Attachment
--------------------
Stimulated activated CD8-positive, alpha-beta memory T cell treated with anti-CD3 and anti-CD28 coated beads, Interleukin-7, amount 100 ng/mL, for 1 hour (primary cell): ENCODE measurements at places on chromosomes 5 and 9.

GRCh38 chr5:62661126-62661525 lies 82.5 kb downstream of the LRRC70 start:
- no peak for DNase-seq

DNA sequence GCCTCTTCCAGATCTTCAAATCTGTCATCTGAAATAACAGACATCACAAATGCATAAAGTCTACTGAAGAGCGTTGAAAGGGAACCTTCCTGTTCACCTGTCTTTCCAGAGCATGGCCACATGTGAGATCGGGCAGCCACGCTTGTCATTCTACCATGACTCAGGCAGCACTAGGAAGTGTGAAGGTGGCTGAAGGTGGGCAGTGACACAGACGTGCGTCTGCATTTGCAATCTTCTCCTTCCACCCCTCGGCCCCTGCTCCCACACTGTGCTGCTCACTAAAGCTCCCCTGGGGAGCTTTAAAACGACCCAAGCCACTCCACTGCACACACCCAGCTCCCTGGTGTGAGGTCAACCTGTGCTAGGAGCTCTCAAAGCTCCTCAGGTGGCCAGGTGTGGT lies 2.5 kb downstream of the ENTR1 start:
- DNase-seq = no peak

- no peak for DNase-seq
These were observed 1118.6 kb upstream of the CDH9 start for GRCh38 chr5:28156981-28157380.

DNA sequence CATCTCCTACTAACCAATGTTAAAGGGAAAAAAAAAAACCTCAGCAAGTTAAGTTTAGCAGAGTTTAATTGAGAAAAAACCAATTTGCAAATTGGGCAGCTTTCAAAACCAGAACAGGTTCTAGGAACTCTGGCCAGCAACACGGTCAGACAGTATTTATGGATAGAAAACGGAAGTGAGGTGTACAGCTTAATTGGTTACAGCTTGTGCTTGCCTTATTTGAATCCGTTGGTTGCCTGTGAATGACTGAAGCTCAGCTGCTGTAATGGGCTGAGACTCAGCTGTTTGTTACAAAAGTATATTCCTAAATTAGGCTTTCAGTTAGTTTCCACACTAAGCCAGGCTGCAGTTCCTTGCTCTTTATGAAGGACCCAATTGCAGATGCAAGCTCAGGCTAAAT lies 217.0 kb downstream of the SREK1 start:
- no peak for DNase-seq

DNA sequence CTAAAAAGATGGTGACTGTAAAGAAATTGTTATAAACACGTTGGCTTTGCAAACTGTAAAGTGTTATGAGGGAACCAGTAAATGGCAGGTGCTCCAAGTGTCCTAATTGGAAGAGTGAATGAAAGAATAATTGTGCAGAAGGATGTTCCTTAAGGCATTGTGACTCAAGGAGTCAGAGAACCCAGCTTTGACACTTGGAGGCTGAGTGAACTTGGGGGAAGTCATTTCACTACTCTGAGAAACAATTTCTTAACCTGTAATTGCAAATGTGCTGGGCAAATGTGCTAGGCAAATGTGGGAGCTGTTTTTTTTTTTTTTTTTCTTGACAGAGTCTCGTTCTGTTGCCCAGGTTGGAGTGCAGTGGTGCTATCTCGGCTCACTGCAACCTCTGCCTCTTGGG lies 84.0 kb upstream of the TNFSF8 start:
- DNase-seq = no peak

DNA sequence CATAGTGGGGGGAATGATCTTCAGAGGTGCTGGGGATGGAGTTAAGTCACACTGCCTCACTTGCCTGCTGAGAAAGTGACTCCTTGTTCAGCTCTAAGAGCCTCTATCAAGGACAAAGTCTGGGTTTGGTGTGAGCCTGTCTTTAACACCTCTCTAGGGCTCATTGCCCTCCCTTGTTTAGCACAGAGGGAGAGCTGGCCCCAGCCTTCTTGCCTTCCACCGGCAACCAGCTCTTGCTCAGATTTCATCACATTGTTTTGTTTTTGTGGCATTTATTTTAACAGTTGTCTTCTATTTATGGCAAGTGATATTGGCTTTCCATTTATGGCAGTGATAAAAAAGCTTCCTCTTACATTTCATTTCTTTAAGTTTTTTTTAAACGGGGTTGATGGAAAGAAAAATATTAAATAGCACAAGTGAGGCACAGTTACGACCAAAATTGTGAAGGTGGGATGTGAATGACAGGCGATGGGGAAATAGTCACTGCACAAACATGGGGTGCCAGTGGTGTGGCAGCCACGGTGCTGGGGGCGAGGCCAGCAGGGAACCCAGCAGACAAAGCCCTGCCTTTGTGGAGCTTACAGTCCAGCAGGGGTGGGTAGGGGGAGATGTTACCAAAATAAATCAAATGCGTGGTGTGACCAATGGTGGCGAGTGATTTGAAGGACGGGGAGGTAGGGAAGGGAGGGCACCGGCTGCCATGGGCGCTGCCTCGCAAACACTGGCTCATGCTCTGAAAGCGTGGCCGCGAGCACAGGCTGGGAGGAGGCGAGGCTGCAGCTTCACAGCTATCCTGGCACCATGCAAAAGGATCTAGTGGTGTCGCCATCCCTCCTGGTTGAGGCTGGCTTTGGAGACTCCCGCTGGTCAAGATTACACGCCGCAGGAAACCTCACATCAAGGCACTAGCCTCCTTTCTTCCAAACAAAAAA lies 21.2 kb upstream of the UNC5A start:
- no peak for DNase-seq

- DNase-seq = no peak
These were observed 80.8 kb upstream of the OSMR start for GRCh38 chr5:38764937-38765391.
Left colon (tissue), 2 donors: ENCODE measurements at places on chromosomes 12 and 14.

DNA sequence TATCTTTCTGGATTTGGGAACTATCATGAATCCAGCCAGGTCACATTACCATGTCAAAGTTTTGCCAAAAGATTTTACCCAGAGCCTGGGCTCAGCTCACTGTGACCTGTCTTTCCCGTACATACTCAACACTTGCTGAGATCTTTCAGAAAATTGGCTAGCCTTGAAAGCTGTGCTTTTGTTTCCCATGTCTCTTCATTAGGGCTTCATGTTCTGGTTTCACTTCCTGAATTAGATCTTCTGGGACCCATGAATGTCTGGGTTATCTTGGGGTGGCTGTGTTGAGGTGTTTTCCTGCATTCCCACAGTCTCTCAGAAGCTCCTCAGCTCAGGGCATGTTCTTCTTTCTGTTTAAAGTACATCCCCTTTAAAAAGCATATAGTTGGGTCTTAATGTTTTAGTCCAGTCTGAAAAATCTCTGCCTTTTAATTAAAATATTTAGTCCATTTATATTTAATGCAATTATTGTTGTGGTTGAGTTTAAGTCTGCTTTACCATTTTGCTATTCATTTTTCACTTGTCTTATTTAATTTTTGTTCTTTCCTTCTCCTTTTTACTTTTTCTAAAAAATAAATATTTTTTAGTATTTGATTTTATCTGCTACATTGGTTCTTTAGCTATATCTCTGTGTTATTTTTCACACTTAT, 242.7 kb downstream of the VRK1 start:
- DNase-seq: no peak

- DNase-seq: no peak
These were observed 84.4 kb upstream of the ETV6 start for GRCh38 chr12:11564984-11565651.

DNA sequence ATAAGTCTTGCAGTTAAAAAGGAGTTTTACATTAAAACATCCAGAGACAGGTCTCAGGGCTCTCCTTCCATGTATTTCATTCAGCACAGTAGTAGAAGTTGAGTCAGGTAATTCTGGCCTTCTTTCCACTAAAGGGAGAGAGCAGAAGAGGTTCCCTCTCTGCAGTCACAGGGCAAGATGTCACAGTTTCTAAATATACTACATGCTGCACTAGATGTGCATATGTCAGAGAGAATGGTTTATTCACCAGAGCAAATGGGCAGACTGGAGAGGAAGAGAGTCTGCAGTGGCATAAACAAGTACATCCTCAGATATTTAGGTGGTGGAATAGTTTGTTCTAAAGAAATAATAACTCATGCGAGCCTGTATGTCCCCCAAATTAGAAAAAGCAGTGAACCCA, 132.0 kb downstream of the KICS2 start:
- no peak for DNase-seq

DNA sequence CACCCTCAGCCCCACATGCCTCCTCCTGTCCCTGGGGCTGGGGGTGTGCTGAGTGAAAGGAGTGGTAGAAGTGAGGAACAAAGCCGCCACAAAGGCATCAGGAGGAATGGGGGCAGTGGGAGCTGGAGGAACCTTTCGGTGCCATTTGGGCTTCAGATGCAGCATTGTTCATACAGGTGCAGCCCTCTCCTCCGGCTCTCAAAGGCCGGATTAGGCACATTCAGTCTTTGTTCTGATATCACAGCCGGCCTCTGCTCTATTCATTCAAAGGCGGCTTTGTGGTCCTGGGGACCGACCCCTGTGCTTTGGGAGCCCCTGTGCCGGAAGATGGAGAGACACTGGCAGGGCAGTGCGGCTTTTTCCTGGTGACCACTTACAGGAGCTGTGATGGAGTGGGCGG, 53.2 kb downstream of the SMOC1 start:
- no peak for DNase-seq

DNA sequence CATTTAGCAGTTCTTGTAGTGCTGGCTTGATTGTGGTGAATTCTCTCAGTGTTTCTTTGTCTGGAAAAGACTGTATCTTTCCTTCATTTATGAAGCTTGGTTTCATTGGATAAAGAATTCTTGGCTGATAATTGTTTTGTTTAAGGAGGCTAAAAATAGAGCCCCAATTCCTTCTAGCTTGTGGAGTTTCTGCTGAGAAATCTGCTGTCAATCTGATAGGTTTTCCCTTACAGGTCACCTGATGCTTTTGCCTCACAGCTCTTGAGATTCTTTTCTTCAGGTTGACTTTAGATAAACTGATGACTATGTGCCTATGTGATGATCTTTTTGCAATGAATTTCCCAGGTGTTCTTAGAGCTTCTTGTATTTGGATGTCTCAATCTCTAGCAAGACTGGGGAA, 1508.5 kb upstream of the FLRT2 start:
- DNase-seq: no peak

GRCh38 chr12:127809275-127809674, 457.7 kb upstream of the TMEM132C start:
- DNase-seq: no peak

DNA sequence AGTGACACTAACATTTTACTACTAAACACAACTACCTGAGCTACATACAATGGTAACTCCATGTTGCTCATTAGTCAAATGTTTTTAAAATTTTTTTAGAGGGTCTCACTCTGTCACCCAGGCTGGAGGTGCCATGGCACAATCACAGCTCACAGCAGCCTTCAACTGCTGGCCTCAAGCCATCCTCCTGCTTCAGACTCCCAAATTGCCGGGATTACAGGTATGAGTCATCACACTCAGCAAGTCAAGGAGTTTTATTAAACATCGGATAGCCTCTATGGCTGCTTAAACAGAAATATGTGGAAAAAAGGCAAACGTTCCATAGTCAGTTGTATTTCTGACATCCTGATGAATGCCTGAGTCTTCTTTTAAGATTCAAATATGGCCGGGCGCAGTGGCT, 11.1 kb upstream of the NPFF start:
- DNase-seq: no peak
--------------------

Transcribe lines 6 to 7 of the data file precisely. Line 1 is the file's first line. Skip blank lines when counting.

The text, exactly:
- no peak for DNase-seq
These were observed 1118.6 kb upstream of the CDH9 start for GRCh38 chr5:28156981-28157380.